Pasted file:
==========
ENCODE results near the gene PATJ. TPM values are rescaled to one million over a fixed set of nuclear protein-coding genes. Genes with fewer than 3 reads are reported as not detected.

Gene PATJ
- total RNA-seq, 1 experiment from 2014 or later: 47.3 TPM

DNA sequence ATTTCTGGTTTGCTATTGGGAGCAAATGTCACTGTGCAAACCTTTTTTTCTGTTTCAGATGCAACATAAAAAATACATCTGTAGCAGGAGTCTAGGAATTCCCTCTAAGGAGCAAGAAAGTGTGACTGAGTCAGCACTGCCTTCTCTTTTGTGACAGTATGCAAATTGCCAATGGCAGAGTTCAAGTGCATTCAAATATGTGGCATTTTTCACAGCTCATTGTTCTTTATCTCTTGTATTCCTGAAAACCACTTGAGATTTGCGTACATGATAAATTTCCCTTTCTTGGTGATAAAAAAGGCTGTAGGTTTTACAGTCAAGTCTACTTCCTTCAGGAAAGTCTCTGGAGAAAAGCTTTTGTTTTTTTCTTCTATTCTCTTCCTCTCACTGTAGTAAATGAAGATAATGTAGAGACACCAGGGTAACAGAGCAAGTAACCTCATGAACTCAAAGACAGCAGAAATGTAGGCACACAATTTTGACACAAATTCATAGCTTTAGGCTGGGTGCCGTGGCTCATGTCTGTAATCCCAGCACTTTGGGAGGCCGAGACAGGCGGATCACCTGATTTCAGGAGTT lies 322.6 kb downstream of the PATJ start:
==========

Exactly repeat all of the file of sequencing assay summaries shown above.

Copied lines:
ENCODE results near the gene PATJ. TPM values are rescaled to one million over a fixed set of nuclear protein-coding genes. Genes with fewer than 3 reads are reported as not detected.

Gene PATJ
- total RNA-seq, 1 experiment from 2014 or later: 47.3 TPM

DNA sequence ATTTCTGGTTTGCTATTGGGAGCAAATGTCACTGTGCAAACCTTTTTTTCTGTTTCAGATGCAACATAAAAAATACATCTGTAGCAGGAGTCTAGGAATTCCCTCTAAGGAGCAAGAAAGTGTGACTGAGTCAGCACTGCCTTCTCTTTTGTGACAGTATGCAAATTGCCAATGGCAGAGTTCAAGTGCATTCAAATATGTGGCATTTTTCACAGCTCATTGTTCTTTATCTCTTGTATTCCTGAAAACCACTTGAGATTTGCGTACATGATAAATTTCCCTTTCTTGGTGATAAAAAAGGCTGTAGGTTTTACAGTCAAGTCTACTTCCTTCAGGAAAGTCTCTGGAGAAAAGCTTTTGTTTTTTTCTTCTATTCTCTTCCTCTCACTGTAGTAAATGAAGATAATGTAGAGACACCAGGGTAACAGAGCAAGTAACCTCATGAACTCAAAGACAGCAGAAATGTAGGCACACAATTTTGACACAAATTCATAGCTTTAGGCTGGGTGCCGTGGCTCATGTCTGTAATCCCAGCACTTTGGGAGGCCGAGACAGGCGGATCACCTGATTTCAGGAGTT lies 322.6 kb downstream of the PATJ start: